BPCA – “On-Patent”

The goal of the BPCA process is to obtain pediatric studies that will enable a sponsor to fully label the drug (active moiety) for pediatric use. The BPCA process applicable to drugs with remaining patent or market exclusivity can be initiated in two ways. FDA, after background research and an extensive literature review, can determine if there is a public health need for additional pediatric studies for a particular drug and issue a WR for such studies. Alternatively, a drug sponsor can initiate the process by submitting a proposed pediatric study request (PPSR) to FDA suggesting the studies that the sponsor believes are appropriate. FDA will review the PPSR and, as appropriate, can use it as a starting point for drafting the WR. It is important to note that FDA does not issue a WR if we determine there is not a public health need.

CDER has a pediatric team (the Pediatric and Maternal Health Staff) that coordinates CDER’s pediatric activities. The review divisions have primary responsibility for drafting WRs. During the drafting process, the review division may consult with the pediatric team. Once drafted, the WR is reviewed by the Pediatric Implementation Team (PdIT). PdIT is composed of individuals from various disciplines within the Agency and members of the pediatric team.

More specifically, after the division develops a WR, the process then continues through the following steps:

  • Review by PdIT (with potential additional changes by review division).
  • WR Issued – the sponsor has 180 days to respond, accepting or declining.
  • If accepted, the sponsor completes the studies and submits them in a priority supplemental application or NDA (the review is subject to Prescription Drug User Fee Act [PDUFA] timelines).
  • The Pediatric Exclusivity Board (PEB), an FDA committee, separate from PdIT, also comprised of individuals from various disciplines within the Agency, makes an exclusivity determination within 90 days after submission.
  • The reviewing division’s scientific reviews of studies submitted to FDA in response to a WR are to be completed within 6 months for priority NDA supplements, and within 10 months for full NDA applications.
  • For supplements, summaries of medical and clinical pharmacology reviews are posted on the Web.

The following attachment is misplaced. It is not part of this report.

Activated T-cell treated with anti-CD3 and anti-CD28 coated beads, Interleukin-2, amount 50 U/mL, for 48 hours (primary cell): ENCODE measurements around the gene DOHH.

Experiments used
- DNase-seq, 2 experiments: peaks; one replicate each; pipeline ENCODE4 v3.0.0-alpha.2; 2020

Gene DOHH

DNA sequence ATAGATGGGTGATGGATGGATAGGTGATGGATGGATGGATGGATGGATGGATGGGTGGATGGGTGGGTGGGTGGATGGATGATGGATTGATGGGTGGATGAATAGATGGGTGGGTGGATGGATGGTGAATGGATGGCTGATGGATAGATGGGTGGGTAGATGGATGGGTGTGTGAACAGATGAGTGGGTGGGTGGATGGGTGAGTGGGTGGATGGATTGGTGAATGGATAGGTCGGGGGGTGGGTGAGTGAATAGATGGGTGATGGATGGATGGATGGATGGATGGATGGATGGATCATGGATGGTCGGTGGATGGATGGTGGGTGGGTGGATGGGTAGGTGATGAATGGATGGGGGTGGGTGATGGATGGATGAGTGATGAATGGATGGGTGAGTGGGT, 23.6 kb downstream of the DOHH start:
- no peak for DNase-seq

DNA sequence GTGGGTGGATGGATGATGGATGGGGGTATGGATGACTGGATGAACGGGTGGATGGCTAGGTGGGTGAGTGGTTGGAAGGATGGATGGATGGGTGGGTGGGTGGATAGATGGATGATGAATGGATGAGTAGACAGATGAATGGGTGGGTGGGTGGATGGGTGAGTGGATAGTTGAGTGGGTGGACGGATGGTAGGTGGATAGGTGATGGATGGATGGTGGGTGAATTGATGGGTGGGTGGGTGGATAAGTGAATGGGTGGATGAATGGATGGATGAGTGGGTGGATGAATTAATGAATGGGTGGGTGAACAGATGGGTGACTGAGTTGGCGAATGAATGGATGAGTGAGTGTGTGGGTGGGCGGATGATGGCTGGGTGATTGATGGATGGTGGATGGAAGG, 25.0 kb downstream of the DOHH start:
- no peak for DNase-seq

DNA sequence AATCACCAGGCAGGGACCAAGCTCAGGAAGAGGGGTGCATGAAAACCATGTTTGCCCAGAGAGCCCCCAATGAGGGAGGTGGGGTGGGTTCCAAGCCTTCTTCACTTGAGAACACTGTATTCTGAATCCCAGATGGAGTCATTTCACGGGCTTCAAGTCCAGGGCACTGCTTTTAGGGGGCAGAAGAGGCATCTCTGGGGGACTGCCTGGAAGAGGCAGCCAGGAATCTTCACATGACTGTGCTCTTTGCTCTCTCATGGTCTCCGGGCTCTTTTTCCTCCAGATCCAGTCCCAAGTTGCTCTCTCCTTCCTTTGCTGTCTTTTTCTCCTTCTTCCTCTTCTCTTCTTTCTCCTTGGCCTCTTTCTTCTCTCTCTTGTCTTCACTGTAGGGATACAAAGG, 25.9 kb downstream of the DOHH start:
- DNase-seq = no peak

While the BPCA process is integrated within the standard process of drug review for pediatric studies submitted in applications or supplements, the implementation of BPCA does have aspects that distinguish it from the standard drug review process, such as:

- all supplemental applications are reviewed as priority under PDUFA goals;
- the exclusivity determination must be made in 90 days; and
- summaries of medical and clinical pharmacology reviews are publicly posted regardless of approval status.

It is important to note that for pediatric studies submitted under BPCA, there are two review processes that occur in parallel: a review to determine if the studies “fairly respond” to the WR, thus qualifying the product for exclusivity; and a review of the supplement or NDA to determine whether the supplement or NDA should be approved under FDA’s ordinary review process. Both are carried out by CDER with input from the Office of Pediatric Therapeutics.

BPCA Exclusivity Determination

First, the exclusivity review is conducted after the submission of the studies performed in response to the WR. The scientific division responsible for reviewing the drug being studied initially reviews the submission to determine if the submitted studies “fairly respond” to the WR. Because the division also is charged with review of the scientific aspects of the submission, FDA has found it important that they present their findings to an independent body, the PEB. This board is composed of individuals from multiple components of the Agency including the review divisions, and the Office of General Counsel, among others. Based on the information provided by the division, the PEB either makes a recommendation to grant or deny pediatric exclusivity or requests additional information. Exclusivity is granted (or denied) solely on the basis of whether the studies submitted “fairly respond” to the WR. Under the terms of the statute, the pediatric exclusivity determination must be made within 90 days of the submission of the studies. If the sponsor’s submission fairly responds to the WR, is timely submitted, and the studies are conducted in accordance with commonly accepted scientific principles and protocols, FDA will grant the six months pediatric exclusivity at that time.